Creating connections through the arts and across cultures

(African Culture of Story Series) Damaria Senne on “Stories from the Place of the Mist”: Part One

Damaria Senne
Damaria Senne

We begin by enjoying the cover of Damaria Senne's adult reader titled BOITSHOKO (meaning "perseverence" in Setswana). The book was published by Heinemann Publishers, and was translated into a number of local languages.

Boitshoko by Damaria Senne

The book is of interest (in the context of the essay about the story) because Damaria named the title character after her younger brother Boitshoko. "I like to name characters after friends and family, to honour them," Damaria told me.

You've met Damaria on Riehlife before and reader's of her blog Storypot have met our USA and South Africa blog swap. Click here to read previous post on Riehlife on finding relatives in unexpected places.

Click here to find Damaria's STORYPOT (Throw an African folktale/legend into a pot, put in an interesting setting, pour some real-life events and characters, sprinkle a dash of modern twists and turns, cook over a smoking laptop and then serve.)


Stories From The Place of the Mist – Part 1

Storytelling was an integral part of my upbringing in Phokeng [translated as The Place of the Mist], a village based 150 km West of Johannesburg in South Africa. We didn’t think about it, or discuss what it was, how it should be one or what it meant. It was simply one of the ways we used to communicate the various aspects of our lives.

Aerial View Pokeng

For my grandfather, storytelling was a way for him to share our history as a family and community. Born in 1890, he and my grandmother saw a different world to the one I grew up in.

Ntate told the stories of how his elders went to the diamond mines in Kimberley, so they could earn enough to buy the land that is now Phokeng.

Years later, he and my grandmother joined another generation of youngsters who left the village to work at the gold mines in Johannesburg.

Ntate’s stories about Kimberley and Johannesburg came in episodes. They were laden with the moral to explore the world, but remember where home is. “If you are thirsty, you don’t leave to go look for water,” I learnt. ‘You dig a well right in your backyard.”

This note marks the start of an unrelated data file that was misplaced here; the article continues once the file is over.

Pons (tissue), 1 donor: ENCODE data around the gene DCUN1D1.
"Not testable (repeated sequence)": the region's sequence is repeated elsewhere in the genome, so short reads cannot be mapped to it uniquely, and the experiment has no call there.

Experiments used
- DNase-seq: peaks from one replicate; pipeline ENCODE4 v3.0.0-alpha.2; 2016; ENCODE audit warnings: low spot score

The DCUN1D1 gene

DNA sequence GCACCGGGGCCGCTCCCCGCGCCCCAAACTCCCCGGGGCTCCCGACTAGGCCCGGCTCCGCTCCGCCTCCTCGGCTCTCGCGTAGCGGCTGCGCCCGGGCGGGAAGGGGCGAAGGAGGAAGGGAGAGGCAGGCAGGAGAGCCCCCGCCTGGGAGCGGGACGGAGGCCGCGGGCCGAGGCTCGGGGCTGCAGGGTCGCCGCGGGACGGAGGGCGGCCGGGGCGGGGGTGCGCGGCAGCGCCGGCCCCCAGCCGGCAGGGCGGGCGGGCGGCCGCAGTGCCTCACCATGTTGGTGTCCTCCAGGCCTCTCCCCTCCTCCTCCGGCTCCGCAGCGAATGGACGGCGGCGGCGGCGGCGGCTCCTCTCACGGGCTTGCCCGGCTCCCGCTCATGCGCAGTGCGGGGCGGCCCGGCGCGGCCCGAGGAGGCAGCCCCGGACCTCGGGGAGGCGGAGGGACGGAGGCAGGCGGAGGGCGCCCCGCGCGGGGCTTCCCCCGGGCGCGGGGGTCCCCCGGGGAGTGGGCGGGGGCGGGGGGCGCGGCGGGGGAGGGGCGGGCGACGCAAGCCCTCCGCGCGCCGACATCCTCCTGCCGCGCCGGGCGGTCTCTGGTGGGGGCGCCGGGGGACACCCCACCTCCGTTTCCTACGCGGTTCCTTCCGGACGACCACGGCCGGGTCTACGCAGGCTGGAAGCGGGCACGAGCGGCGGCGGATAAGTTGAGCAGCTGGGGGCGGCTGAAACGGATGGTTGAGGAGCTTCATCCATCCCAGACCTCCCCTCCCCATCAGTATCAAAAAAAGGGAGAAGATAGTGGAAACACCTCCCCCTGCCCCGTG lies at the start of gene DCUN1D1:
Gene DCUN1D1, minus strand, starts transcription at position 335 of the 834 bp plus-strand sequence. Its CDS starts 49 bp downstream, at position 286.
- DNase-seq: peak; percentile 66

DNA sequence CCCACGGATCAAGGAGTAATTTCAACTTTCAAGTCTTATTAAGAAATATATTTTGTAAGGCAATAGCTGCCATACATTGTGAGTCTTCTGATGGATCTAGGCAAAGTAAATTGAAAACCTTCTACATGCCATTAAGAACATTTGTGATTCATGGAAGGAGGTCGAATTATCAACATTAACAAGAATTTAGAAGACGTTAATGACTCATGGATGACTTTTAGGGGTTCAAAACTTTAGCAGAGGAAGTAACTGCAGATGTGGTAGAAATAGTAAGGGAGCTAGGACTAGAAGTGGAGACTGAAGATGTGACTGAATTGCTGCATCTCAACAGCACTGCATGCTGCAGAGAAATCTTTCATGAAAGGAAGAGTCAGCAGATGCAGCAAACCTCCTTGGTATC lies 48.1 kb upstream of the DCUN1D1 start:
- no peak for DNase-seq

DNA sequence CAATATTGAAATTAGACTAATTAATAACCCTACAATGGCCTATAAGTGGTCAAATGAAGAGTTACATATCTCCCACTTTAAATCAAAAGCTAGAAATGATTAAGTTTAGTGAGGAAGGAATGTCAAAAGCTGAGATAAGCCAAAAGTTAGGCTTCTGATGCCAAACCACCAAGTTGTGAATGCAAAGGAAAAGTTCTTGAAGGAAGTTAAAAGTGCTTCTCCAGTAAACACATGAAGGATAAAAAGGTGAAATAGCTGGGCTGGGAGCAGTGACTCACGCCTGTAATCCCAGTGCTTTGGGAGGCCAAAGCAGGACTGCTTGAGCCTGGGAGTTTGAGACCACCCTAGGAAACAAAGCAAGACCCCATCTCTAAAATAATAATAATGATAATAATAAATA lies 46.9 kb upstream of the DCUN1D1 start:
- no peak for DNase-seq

My father’s love affair with English literature introduced me to Thomas Hardy, Henry Chaucer, Jane Austen and the Bronte sisters. We didn’t read the books and he didn’t read for us. He simply told the stories to entertain us and to teach us that there were other people out in the world, with their own stories and cultures. It was only later that I linked the stories my father told to the worn hardcover books piled on the bookshelf in my parents’ bedroom.

But the greatest storyteller who influenced my writing is my mother. She has never written a book; and to my knowledge, doesn’t contemplate writing one. In the beginning she didn’t even understand why I would want to work as a writer. To her, telling stories was what you did to entertain your children; it was not a reliable way to earn a living.

Magadi ceremony for younger sister, cousins on  left and sister’s best friend, Natalie, in the middle.Magadi ceremony for Damaria's younger sister; her cousin's on the left and her sister’s best friend, Natalie, is in the middle. Natalie is like a baby sister. She's been friends with my younger sister since high school about 15 years ago.

Through her storytelling, my mother, Minkey Senne, introduced her children to a community of beings living in the dam that runs past our house. In that world, there were mermaids, monsters, gods and human beings going about their normal lives, oblivious to us. Except for the occasional lost soul who stumbled onto us by accident, that is.

My mother told us a vast number of folktales and fairytales, both local and international. She told a ghost story like no one I knew.

Mma Damaria at Magadi Ceremony

The most memorable character is Vera the ghost, who liked waiting at the corner up the road from our house to hitch a ride with local drivers. She must have told that story a thousand times, and we never tired of hearing it again. “Mma, tell him/ her about Vera,” we’d say when a young relative came to visit.

When my younger brother’s pranks to scare us girls got out of hand, she’s the one who gave him a taste of his own medicine by wearing white sheets, from top to bottom, at night. She then knocked on our living window [from outside], calling his name in a deep, breathy voice begging him to please let her in before the night creatures caught up with her. Years later, when I began my career as a writer, I wanted to tell stories just like she did.

copyright 2007 by Damaria Senne.

Read Part 2, tomorrow on Riehlife

1 Responses »

  1. Damaria,

    Thanks for sharing this story ~ I too am from a long line of storytellers. My favorite ghost stories were told by my Uncle Alphonse (we all called him "Pine"). His stories always featured non other than "Bloody Mary!" He would sing the song about her ~Bloody Mary's gonna getcha tonight~uhn uh huh~Bloody Mary's gonna getcha tonight~then he would pull out this big, blue eyeball, which we learned later was a pigs eye, most likely from one of the butcherings.It was such great fun to be spooked to senseless by Pine, Bloody Mary and "The Eye."

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